1 historical A supporter or follower of a king, especially a royalist. Also: specifically a supporter of the infant King James VI of Scotland, as opposed to Mary, Queen of Scots, during the civil war in Scotland (1568–73).
In early use often: a feudal vassal of a king.
2 historical In plural. With the. Frequently with capital initial(s). (The name of) a company of actors under the patronage of James I of England (James VI of Scotland), for whom William Shakespeare wrote for most of his career.
The company (also known as ‘the King's Majesty's Servants’), was founded in 1594 as ‘the Lord Chamberlain's Men’, and was renamed in 1603 when the new king of England, James I, became patron.
3US historical A person who supported the British cause at the time of the American War of Independence (1775–83).
4A member of King's College, Cambridge.
5 slang, historical Usually as one word. A silk handkerchief or neckerchief, especially one traditionally worn by costermongers in the 19th century.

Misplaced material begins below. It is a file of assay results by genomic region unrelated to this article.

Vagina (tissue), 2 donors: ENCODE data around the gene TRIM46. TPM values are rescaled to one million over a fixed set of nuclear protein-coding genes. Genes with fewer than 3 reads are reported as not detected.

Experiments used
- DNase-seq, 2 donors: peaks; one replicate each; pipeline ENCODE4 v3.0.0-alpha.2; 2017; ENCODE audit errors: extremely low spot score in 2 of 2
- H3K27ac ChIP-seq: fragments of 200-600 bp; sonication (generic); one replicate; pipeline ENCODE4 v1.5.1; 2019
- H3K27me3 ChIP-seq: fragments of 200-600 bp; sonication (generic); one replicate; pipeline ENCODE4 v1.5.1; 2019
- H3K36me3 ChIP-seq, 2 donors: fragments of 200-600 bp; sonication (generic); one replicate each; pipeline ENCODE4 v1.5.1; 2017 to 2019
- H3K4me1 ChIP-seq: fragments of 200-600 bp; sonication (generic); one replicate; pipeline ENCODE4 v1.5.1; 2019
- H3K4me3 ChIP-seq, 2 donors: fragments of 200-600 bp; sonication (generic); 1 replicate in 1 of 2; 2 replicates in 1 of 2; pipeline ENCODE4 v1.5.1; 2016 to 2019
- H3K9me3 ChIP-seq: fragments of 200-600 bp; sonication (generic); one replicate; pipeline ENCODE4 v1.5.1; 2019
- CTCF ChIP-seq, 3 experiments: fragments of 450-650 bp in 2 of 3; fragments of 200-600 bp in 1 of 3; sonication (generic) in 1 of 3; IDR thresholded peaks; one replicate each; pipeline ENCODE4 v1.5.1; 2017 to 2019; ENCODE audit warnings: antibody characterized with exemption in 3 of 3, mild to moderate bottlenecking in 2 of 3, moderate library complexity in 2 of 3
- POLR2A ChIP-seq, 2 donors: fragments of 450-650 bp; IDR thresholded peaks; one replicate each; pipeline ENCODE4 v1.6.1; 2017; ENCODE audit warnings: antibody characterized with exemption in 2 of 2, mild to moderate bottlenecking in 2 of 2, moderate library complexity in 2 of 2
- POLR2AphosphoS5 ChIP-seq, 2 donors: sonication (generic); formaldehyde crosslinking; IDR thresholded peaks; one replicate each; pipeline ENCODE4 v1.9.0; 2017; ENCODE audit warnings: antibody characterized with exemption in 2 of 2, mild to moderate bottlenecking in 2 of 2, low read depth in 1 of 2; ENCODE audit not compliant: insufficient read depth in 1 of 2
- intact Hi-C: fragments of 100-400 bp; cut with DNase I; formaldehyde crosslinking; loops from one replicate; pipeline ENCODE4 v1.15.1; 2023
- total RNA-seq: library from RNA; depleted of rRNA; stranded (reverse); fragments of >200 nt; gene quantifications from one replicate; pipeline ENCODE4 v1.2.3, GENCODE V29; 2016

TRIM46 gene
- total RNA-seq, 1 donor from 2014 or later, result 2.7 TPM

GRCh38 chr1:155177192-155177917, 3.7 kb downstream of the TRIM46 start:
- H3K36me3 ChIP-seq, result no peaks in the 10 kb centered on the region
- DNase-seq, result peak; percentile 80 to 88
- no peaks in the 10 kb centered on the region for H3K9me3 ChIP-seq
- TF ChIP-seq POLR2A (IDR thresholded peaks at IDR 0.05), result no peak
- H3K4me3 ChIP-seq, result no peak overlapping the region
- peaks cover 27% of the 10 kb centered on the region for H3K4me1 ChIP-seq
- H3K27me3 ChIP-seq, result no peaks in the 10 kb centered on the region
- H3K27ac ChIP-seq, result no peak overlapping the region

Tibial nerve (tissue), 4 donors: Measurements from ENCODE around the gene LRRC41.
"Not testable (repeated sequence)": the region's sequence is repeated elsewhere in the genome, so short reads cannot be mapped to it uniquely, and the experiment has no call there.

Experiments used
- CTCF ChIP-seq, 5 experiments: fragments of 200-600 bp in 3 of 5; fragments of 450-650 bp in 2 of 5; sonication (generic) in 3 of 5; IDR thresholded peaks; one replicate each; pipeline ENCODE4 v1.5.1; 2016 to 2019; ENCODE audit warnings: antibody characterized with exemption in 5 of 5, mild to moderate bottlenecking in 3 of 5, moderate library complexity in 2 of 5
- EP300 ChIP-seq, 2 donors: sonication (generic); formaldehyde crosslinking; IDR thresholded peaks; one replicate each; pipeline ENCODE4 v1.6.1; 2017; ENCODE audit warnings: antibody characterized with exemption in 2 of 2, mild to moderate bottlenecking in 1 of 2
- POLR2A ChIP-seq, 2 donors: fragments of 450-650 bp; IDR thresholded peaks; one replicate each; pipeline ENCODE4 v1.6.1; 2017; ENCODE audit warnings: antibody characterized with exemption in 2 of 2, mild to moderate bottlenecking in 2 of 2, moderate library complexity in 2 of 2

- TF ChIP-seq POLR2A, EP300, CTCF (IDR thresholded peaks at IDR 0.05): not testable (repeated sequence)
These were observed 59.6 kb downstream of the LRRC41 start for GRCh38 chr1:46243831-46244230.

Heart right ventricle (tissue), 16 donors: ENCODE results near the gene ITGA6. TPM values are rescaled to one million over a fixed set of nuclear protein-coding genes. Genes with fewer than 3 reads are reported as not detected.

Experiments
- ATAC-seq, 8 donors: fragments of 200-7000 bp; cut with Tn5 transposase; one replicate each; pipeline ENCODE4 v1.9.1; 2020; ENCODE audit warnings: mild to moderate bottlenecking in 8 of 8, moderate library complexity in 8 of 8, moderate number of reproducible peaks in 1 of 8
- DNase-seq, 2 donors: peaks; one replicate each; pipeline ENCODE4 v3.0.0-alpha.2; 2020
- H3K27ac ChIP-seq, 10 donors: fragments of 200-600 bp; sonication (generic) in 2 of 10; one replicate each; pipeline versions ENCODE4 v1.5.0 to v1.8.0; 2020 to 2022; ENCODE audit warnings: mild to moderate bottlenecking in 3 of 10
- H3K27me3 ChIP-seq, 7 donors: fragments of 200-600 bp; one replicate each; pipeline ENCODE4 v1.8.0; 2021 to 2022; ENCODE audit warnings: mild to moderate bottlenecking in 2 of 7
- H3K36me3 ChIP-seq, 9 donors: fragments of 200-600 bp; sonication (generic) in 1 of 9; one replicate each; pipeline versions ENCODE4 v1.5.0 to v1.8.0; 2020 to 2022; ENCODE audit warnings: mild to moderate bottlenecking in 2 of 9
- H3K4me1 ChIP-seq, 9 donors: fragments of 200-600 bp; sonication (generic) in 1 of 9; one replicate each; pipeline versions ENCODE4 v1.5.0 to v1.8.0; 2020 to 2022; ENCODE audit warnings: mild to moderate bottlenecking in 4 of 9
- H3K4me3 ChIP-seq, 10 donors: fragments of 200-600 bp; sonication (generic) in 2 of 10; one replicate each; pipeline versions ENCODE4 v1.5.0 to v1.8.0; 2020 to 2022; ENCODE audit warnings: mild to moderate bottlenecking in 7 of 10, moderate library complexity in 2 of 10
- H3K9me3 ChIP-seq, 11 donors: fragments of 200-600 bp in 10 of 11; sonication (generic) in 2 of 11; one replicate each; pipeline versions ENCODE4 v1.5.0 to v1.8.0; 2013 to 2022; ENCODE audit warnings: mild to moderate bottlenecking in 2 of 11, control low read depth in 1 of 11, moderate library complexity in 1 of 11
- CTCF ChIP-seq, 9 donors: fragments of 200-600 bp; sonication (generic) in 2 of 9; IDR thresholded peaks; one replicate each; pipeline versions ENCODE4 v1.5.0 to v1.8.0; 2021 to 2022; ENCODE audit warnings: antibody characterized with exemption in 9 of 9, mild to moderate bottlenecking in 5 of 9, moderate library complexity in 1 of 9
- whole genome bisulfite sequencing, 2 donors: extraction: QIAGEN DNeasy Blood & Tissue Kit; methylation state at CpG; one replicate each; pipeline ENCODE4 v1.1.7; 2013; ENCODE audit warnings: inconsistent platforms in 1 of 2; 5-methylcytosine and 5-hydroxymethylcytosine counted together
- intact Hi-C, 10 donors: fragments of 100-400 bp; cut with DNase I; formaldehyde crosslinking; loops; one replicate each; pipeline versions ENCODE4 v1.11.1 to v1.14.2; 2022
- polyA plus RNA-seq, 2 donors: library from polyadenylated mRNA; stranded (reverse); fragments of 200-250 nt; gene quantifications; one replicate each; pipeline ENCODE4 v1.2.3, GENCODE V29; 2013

Now usually as one word. Originally: a member of the King's Regiment (now historical). In later use usually specifically: (a title for) a private soldier in the King's Regiment or (since 2006) the Duke of Lancaster's Regiment.
The regiment formed in 1685 as Princess Anne of Denmark's Regiment of Foot became the King's Regiment of Foot in 1715. In 2006 the King's Regiment was amalgamated with the King's Own Royal Border Regiment and the Queen's Lancashire Regiment to form the Duke of Lancaster's Regiment.
Old English; earliest use found in Letter to Edward the Elder. From the genitive of king + man.